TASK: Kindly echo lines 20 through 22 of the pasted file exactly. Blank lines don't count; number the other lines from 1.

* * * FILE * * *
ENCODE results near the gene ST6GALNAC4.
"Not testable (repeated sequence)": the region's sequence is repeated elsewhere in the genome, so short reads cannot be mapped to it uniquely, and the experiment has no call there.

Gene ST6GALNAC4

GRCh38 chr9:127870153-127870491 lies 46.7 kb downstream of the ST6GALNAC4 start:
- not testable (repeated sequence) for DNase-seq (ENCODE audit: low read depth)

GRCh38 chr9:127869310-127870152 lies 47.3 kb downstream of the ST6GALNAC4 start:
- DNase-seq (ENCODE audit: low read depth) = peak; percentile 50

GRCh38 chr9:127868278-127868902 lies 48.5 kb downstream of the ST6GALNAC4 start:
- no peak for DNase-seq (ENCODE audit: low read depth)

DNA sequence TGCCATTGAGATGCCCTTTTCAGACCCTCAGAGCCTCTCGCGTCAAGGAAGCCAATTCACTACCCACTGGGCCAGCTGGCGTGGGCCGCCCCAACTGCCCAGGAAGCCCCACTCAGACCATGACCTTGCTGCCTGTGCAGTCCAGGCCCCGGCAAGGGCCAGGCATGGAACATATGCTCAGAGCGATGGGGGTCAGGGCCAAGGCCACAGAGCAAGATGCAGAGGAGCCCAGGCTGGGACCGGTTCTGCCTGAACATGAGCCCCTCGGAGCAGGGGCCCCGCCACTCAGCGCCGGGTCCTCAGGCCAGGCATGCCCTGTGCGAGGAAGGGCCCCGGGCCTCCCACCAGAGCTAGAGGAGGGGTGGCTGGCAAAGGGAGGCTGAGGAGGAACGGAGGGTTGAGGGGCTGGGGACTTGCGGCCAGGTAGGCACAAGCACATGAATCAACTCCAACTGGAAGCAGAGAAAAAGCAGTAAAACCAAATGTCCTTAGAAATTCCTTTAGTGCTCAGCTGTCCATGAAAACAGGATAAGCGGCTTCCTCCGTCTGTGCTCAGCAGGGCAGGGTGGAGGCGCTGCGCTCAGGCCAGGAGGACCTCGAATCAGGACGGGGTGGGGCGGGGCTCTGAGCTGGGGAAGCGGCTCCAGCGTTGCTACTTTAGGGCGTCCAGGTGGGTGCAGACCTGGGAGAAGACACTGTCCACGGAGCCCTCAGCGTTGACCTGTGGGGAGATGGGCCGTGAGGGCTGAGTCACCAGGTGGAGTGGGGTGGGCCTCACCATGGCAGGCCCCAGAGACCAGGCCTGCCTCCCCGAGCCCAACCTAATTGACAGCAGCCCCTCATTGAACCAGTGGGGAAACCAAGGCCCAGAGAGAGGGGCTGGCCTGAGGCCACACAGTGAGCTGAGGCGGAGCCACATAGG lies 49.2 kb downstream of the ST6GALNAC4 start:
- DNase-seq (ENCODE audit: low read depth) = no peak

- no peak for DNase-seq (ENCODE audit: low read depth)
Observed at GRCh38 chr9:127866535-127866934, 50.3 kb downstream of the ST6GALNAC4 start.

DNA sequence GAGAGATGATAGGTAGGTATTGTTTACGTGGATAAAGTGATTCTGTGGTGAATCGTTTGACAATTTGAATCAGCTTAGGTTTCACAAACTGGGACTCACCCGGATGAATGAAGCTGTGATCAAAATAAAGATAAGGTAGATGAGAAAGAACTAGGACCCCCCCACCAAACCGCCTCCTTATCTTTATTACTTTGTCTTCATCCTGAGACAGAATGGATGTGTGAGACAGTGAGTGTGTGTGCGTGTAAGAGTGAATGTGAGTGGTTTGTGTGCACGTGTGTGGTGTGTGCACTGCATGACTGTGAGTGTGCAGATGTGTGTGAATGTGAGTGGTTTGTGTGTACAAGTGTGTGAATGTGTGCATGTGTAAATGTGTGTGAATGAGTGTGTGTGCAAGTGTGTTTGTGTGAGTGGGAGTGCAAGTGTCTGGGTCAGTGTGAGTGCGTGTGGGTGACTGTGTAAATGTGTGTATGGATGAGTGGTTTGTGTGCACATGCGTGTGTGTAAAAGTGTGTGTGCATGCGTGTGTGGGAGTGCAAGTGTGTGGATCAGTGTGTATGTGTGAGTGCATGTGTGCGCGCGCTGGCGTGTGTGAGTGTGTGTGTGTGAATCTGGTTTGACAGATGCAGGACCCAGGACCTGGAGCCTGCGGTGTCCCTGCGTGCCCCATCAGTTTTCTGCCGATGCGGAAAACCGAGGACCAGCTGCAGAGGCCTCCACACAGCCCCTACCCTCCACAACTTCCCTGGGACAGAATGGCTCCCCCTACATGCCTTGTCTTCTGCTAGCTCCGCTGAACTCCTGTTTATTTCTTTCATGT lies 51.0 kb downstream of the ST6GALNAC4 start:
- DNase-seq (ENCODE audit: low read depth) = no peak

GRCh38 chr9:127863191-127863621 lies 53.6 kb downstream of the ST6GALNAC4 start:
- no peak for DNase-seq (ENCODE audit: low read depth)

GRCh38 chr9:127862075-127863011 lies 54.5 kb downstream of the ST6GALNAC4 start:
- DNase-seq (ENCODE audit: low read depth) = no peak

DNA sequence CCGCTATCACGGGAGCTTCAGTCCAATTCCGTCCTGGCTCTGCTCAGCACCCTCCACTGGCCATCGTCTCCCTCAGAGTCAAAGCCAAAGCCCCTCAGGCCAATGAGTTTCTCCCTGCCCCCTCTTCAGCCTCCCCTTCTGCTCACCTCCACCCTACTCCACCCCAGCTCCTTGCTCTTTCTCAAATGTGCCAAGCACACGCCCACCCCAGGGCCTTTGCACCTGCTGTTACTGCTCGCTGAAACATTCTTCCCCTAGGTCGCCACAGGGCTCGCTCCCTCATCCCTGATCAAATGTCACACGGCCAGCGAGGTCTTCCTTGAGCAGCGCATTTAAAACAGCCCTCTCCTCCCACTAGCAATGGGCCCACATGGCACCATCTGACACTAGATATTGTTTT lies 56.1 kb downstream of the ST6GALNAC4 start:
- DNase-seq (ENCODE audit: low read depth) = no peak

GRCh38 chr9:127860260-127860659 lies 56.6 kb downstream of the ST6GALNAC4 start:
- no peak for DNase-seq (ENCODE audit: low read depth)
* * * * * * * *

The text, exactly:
DNA sequence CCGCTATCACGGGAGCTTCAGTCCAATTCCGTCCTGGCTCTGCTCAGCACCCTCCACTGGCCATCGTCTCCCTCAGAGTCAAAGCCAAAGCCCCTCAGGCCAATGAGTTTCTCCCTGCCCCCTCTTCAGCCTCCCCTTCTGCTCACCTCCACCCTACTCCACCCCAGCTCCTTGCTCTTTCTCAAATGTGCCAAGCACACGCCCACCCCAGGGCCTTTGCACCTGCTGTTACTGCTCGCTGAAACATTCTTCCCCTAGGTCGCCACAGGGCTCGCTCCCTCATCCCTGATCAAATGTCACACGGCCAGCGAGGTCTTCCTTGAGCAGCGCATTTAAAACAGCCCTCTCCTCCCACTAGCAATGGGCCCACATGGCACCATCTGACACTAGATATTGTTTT lies 56.1 kb downstream of the ST6GALNAC4 start:
- DNase-seq (ENCODE audit: low read depth) = no peak

GRCh38 chr9:127860260-127860659 lies 56.6 kb downstream of the ST6GALNAC4 start: